Singapore Telecommunications, Southeast Asia's largest phone company, beat market expectations with a 9.2 percent rise in quarterly profit due to rapid mobile user growth in Asia.
State-controlled SingTel, which derives about three quarters of its sales and two-thirds of pretax earnings from operations outside Singapore, kept its target of delivering double-digit underlying earnings growth over the medium term.
But it raised its dividend payout ratio to 45-60 percent of underlying net profit, from 40-50 percent.
"The environment remains challenging with the outlook for the global economy looking more uncertain," Chief Executive Chua Sock Koong said, adding that the group's fundamentals remained strong.
Singapore's largest listed firm said fourth-quarter attributable net profit was S$1.09 billion ($796 million) versus S$989 million last year, bringing full-year 2007/08 net profit to S$3.96 billion, up 4.8 percent.
The company made underlying net profit before goodwill and exceptionals of S$968 million in the January-March quarter, compared with S$886 million in the year-ago period.
This was above an average net profit forecast of S$856.6 million from 14 analysts polled by Reuters. Operating revenue rose 11 percent to S$3.76 billion.
Facing a domestic market of just 4.6 million people where virtually everyone has a mobile phone, SingTel has spent S$18 billion in recent years buying stakes in mobile operators in high-growth Asian countries like India and in the bigger Australian market.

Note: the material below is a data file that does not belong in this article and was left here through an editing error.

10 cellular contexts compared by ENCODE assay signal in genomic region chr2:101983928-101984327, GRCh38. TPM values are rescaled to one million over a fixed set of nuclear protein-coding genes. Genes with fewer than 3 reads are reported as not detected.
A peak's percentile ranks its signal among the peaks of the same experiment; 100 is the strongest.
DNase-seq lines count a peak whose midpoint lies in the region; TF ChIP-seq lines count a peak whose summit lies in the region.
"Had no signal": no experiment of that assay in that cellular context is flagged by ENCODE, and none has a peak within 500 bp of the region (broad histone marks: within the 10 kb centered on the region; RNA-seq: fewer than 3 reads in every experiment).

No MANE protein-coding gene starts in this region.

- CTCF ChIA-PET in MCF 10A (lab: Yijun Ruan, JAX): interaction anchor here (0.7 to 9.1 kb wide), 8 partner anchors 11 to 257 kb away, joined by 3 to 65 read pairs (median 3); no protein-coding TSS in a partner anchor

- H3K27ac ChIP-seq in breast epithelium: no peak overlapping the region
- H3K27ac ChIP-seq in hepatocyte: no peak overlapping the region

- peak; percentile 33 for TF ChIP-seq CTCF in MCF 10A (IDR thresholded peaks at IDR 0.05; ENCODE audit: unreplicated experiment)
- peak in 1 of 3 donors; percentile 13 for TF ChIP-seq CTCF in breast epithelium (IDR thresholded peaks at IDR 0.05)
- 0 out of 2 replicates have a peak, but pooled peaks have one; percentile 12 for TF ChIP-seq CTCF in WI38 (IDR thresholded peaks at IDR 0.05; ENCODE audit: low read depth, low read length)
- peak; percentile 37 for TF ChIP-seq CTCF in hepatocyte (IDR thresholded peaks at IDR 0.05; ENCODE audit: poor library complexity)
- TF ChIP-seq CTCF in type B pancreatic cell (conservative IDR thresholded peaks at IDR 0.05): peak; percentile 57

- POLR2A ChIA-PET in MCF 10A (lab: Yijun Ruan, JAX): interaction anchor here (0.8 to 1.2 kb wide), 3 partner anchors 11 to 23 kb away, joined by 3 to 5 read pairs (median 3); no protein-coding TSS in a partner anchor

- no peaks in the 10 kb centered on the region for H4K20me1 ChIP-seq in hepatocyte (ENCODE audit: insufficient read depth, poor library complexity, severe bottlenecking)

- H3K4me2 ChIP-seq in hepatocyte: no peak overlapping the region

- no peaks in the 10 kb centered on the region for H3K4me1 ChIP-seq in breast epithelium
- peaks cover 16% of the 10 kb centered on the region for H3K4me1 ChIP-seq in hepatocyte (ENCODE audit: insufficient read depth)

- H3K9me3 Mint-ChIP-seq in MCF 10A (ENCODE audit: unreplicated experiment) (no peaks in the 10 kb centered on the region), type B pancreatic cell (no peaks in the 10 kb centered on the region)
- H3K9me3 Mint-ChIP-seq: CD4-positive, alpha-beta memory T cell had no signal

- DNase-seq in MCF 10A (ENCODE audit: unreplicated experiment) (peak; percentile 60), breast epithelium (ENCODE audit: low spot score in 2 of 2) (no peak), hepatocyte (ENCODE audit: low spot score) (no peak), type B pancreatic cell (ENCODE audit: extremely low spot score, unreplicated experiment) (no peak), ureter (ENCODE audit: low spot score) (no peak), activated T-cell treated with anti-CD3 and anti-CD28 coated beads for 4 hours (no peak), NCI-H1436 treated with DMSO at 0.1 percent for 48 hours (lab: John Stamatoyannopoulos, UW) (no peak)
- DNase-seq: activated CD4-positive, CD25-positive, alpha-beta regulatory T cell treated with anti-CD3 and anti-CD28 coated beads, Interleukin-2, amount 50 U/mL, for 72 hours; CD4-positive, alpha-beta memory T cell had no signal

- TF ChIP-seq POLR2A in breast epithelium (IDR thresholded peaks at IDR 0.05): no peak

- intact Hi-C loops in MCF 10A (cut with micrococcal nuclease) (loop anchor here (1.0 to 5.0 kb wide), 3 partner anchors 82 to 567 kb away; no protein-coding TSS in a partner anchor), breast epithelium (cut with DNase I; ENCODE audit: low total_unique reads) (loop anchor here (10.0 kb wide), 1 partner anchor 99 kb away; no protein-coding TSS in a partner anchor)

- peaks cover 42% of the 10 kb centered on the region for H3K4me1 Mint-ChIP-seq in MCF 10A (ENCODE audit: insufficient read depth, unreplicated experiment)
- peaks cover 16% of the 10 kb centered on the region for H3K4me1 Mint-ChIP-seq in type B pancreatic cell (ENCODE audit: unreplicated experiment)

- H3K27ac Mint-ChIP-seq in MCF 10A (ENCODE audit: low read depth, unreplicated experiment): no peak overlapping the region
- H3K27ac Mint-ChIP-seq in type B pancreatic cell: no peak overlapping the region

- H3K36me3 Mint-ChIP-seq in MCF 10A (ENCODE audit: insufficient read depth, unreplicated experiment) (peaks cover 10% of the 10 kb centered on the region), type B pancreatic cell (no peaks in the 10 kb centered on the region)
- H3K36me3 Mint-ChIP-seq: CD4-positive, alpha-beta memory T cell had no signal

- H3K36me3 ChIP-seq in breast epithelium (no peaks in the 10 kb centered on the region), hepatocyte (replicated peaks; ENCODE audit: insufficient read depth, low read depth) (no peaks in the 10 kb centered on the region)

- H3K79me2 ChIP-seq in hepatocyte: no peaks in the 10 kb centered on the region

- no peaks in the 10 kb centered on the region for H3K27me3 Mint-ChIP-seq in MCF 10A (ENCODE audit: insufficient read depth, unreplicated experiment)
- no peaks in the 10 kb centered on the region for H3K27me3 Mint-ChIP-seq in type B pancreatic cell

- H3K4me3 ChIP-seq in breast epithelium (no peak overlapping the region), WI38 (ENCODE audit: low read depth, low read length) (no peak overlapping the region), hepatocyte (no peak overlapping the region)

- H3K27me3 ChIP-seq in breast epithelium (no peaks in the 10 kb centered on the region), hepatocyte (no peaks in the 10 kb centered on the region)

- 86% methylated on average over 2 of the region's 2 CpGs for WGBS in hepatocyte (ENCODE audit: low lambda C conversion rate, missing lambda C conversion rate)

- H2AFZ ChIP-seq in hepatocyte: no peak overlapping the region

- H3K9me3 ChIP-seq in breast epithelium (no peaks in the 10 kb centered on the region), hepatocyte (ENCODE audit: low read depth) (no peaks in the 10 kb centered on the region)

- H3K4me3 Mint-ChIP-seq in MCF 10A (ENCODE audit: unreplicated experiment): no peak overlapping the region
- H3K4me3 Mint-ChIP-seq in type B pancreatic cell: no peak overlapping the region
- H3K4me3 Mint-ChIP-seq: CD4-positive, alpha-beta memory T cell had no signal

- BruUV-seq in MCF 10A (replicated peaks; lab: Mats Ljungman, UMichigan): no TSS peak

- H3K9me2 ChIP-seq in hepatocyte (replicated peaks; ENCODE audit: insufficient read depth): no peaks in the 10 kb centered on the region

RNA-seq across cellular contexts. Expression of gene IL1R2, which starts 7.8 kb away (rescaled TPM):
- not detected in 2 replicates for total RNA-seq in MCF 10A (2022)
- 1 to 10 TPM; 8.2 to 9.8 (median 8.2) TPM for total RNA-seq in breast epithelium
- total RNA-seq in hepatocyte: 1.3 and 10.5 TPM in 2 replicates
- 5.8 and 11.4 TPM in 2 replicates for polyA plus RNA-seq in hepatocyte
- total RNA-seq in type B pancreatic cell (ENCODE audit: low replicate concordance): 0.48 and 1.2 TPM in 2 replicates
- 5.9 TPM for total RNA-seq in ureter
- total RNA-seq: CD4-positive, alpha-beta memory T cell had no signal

Optus, Australia's second-largest mobile operator and SingTel's single-biggest revenue and profit generator, posted a 1.4 percent rise in full-year earnings before interest, tax, depreciation and amortisation (EBITDA) to A$2.02 billion ($1.9 billion), excluding a A$13 million write-off for a cancelled government contract.
The unit, which holds a third of the mobile market, faces cut-throat price competition, slowing subscriber growth and regulatory changes in a saturated Australian market, where more than eight in 10 people own a phone.
Besides Optus, SingTel also owns big stakes in six emerging market mobile operators, including Globe Telecom in the Philippines, and Indonesia's Telkomsel. Most have shown phenomenal growth in wireless subscribers in recent years.
Pretax earnings from the associates rose 18 percent to S$630 million in the quarter, driven mainly by Bharti and a 2 percent appreciation of the Indian rupee against the Singapore dollar.
SingTel also benefited from an exceptional gain of S$153 million from the sale of Bharti's minority stakes to investors in a subsidiary.
SingTel shares fell more than 2 percent in January-March, outperforming a 13 percent drop in the benchmark Straits Times Index.